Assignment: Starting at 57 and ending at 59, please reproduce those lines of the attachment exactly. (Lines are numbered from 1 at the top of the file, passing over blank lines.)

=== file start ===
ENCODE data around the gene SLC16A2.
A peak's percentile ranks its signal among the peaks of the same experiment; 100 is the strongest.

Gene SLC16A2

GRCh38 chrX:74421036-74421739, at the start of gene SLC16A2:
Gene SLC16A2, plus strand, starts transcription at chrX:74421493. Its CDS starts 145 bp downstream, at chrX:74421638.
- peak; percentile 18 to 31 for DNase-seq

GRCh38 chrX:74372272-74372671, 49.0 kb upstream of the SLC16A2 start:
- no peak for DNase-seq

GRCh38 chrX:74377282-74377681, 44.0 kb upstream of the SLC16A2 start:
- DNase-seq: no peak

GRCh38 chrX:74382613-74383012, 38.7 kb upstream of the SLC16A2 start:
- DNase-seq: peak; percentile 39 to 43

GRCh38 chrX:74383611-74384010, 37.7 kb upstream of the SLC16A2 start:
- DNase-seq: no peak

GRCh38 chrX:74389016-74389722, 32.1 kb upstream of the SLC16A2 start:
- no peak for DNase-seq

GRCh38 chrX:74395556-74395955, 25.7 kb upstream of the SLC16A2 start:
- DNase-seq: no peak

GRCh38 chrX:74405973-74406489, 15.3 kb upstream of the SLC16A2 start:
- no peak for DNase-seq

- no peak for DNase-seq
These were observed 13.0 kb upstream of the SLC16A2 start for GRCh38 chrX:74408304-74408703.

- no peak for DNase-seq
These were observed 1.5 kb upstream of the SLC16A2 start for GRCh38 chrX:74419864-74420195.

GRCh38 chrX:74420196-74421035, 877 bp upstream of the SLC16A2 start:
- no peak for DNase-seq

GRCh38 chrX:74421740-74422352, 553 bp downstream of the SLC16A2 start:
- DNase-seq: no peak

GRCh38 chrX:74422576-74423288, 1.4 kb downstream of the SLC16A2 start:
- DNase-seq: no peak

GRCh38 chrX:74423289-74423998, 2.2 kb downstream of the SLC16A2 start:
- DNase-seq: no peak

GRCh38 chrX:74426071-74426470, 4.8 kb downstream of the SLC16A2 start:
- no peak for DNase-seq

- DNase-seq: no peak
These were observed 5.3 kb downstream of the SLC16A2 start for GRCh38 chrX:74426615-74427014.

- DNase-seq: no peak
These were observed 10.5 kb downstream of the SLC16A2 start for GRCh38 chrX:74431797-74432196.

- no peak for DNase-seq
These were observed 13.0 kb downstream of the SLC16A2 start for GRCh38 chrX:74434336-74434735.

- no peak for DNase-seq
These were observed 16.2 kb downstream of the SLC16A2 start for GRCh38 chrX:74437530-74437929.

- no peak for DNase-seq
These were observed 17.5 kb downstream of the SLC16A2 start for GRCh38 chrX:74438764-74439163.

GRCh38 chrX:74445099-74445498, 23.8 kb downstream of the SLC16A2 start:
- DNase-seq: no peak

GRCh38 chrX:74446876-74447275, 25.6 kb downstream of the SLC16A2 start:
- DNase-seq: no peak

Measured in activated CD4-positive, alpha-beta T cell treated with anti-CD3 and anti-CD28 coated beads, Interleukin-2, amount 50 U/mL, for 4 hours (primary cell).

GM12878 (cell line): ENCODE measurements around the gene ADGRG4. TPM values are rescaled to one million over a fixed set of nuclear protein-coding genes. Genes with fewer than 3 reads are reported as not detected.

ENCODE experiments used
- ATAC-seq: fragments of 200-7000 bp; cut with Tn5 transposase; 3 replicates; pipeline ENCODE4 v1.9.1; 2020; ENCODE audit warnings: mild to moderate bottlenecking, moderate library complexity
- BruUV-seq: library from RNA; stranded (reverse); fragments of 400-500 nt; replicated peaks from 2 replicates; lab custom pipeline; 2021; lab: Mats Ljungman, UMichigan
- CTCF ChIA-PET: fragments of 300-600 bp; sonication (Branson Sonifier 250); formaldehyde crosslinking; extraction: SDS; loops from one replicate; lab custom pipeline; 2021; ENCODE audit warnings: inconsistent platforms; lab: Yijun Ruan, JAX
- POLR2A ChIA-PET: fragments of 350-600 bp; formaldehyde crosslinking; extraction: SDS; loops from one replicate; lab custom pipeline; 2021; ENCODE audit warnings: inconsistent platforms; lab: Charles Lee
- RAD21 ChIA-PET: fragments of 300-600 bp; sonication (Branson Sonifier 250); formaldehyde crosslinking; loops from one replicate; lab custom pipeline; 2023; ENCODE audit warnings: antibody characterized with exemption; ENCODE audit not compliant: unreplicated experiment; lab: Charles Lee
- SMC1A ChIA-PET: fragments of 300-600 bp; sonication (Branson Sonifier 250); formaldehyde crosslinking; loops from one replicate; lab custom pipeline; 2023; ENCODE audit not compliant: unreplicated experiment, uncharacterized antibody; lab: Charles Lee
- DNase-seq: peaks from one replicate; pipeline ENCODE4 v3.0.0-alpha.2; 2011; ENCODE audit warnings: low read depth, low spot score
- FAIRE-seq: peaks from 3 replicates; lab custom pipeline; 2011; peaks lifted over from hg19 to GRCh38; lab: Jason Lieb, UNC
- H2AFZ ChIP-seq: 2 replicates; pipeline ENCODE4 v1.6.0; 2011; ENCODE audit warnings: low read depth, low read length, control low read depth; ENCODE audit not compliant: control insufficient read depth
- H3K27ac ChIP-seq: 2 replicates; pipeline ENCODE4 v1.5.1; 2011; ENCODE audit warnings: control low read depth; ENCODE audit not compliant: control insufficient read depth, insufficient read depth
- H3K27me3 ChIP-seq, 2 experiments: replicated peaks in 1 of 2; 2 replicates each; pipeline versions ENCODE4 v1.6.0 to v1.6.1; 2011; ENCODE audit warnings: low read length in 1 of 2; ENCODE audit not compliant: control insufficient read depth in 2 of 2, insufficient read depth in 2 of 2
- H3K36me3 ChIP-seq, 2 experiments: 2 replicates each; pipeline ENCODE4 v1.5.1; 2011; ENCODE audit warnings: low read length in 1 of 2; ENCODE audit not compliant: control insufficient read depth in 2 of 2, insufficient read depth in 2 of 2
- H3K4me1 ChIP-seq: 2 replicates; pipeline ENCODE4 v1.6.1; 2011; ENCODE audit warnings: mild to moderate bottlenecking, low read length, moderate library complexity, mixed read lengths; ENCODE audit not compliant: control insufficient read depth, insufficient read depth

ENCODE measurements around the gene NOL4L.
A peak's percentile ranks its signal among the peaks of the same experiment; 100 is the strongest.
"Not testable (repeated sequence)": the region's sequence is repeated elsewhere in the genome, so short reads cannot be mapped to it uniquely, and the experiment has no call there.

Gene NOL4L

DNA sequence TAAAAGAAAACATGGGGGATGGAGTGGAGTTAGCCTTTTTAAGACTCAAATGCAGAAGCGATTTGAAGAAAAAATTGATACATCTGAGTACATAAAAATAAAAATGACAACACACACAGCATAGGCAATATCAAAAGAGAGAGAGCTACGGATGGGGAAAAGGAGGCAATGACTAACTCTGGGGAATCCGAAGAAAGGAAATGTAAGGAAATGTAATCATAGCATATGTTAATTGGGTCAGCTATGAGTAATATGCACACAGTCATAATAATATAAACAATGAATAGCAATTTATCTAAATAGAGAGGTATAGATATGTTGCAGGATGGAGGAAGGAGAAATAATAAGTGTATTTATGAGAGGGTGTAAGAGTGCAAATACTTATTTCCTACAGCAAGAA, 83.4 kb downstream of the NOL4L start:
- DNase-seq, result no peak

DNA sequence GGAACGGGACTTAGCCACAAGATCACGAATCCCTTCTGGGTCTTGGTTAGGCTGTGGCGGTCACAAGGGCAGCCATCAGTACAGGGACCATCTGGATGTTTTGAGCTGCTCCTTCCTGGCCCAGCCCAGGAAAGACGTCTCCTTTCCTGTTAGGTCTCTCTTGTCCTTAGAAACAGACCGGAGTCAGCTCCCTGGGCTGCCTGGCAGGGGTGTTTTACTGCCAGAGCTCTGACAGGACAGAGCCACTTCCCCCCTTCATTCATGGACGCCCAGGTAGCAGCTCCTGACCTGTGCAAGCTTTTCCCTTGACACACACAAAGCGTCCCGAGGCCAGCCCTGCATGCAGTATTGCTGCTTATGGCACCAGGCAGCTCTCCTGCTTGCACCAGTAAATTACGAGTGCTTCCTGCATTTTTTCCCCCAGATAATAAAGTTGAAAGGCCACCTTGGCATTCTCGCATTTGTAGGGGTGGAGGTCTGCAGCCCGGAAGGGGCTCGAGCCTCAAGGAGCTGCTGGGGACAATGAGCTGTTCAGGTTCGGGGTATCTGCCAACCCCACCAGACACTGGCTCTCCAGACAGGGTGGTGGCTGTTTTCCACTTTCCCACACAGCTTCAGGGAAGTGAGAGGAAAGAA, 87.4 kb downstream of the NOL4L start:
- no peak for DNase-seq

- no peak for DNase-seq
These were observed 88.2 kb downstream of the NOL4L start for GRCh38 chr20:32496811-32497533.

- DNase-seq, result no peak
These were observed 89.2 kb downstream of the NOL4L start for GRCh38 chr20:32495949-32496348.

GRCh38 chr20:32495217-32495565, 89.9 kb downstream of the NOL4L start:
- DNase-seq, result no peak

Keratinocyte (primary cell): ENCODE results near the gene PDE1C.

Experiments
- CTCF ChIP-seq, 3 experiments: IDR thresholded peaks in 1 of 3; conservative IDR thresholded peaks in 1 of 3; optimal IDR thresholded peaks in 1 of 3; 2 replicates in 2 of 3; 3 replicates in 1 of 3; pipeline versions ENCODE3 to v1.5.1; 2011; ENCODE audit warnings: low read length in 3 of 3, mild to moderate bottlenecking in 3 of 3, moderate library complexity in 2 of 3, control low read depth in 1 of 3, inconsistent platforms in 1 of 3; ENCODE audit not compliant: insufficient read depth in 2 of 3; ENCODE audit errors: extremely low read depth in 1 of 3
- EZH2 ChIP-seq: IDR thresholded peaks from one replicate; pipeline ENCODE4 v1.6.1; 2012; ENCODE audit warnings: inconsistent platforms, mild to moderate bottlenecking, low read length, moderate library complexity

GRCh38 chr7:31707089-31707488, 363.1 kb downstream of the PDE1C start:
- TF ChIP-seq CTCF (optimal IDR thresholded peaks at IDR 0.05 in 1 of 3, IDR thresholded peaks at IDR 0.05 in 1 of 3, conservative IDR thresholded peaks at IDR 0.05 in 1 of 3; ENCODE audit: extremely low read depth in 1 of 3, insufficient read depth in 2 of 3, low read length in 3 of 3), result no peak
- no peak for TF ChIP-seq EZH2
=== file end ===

- SMC1A ChIA-PET: fragments of 300-600 bp; sonication (Branson Sonifier 250); formaldehyde crosslinking; loops from one replicate; lab custom pipeline; 2023; ENCODE audit not compliant: unreplicated experiment, uncharacterized antibody; lab: Charles Lee
- DNase-seq: peaks from one replicate; pipeline ENCODE4 v3.0.0-alpha.2; 2011; ENCODE audit warnings: low read depth, low spot score
- FAIRE-seq: peaks from 3 replicates; lab custom pipeline; 2011; peaks lifted over from hg19 to GRCh38; lab: Jason Lieb, UNC